The U.S. Senate Committee on Finance held a hearing to examine the “devastating” nursing home abuse that’s becoming increasingly common in the United States.
Maya Fischer, daughter of a nursing home resident, testified in front of the committee to share the story of her mother, who was sexually assaulted while living in a nursing home. The hearing was meant to discuss the reports of abuse and neglect, and what can be done to protect those who are at risk of abuse.
“Elderly adults who experience abuse have a 300 percent higher risk of death compared to elders who are not abused,” says nursing home attorney Matthew Sharp. “It’s estimated that more than 25 percent of nursing home abuse and neglect cases go unreported, even though federal and state laws mandate reporting.”
Patricia Blank, a resident of Ohio, testified about her mother’s neglect. The nursing home where her mother was staying had received the “highest ranking from the Centers for Medicare and Medicaid Services (CMS) for quality of resident care.” However, that same facility had been fined for verbal and physical abuse a year prior to Blank’s mother’s death.
CMS has announced that updates will be made next month to the Nursing Home Compare database, its online tool for consumers researching nursing home quality. It will also make changes to the Five-Star Quality Rating System, which rates nursing homes based on inspections, quality measures and staff.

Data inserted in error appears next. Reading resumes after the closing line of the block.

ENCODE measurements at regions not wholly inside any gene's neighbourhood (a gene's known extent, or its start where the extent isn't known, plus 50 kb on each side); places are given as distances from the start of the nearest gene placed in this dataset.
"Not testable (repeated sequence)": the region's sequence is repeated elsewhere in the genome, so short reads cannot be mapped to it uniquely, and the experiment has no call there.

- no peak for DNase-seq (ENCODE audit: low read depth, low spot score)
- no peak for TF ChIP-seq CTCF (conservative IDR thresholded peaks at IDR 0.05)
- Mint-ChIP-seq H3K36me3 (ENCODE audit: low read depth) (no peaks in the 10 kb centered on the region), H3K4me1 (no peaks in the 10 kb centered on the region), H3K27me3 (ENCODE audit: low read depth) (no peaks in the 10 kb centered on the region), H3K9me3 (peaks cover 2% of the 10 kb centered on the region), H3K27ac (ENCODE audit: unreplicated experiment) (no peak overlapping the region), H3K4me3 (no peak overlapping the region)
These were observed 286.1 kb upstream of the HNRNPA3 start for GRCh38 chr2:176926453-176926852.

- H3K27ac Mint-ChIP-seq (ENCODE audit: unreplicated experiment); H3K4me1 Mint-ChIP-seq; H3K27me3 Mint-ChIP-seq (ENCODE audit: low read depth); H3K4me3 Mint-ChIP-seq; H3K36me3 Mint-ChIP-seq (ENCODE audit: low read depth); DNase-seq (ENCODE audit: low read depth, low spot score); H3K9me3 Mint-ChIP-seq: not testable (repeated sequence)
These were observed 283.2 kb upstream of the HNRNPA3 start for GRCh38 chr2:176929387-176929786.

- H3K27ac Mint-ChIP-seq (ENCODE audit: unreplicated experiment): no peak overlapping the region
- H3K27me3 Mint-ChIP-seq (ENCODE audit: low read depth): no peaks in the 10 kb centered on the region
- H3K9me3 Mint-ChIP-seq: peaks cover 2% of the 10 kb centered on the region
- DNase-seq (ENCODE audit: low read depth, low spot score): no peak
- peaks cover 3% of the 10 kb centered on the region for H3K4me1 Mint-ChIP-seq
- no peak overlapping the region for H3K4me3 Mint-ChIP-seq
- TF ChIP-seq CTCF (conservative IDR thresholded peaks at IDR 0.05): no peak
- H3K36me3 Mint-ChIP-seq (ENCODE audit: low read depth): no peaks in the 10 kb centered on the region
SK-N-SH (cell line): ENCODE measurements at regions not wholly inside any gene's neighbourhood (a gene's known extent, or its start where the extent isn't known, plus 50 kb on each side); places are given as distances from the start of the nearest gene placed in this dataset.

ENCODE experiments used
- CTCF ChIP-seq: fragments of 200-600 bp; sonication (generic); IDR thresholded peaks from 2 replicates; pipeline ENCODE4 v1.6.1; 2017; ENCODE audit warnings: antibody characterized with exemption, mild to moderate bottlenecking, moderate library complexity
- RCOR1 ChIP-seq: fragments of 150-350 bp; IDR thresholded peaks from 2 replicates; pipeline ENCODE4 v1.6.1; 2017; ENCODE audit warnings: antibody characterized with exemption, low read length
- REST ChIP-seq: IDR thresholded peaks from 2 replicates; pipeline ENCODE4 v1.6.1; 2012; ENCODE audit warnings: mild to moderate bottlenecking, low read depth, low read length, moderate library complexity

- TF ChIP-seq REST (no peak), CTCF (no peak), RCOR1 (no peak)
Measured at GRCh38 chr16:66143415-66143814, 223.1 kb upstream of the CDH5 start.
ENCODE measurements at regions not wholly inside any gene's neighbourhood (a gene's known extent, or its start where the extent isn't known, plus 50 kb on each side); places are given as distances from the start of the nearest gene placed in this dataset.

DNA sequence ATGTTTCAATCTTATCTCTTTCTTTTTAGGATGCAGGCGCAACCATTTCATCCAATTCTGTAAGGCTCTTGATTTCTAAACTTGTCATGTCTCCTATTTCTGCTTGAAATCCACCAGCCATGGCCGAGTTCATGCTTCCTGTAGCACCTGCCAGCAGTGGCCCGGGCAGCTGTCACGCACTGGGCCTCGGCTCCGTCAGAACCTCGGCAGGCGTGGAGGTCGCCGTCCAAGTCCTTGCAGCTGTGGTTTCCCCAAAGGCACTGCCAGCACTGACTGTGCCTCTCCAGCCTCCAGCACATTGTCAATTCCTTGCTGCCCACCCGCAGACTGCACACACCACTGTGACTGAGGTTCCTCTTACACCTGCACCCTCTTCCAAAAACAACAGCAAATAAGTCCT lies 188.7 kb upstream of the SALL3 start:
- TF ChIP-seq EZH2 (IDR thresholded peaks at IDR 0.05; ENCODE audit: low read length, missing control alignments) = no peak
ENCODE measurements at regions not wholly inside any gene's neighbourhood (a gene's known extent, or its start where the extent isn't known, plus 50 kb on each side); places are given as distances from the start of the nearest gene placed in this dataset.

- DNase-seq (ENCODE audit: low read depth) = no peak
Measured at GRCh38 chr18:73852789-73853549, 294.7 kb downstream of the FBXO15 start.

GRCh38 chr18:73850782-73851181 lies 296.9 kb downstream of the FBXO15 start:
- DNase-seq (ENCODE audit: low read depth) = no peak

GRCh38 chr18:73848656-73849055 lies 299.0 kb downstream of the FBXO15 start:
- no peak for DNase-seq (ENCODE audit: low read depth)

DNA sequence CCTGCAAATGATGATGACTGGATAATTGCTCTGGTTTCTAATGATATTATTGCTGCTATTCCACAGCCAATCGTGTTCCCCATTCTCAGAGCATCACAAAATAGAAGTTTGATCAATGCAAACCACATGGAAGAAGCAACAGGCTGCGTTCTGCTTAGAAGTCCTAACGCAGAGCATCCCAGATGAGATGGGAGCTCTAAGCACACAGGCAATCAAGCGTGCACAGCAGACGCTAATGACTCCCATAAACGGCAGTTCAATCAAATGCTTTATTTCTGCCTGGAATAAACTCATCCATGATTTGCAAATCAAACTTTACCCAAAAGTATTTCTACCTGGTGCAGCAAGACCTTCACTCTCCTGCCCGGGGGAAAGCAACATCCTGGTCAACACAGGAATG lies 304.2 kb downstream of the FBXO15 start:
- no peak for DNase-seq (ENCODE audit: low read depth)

New guidance has also been issued that clarifies what information is needed to identify cases that are in immediate jeopardy. CMS believes the new guidance will allow for quicker identification of potential abuse cases.
Lawmakers questioned Dr. Kate Goodrich, director of the center for Clinical Standards and Quality at the Centers for Medicare & Medicaid Services, to find out what’s been done and what could be done to ensure quality facilities.
According to Goodrich, there are several factors that can cause a nursing home to fall behind on quality standards, including the inability to conduct comprehensive background checks on staff and not being able to retain quality staff.
An investigation by CNN in 2017 found that the federal government fined more than 1,000 nursing homes for mishandling or failing to prevent alleged cases of sexual abuse, including assault and rape.
Anyone can report nursing home abuse or neglect to the CMS through the state’s long-term care ombudsman program or state groups. State health investigators will examine all types of reported abuse at both nursing homes and assisted living facilities.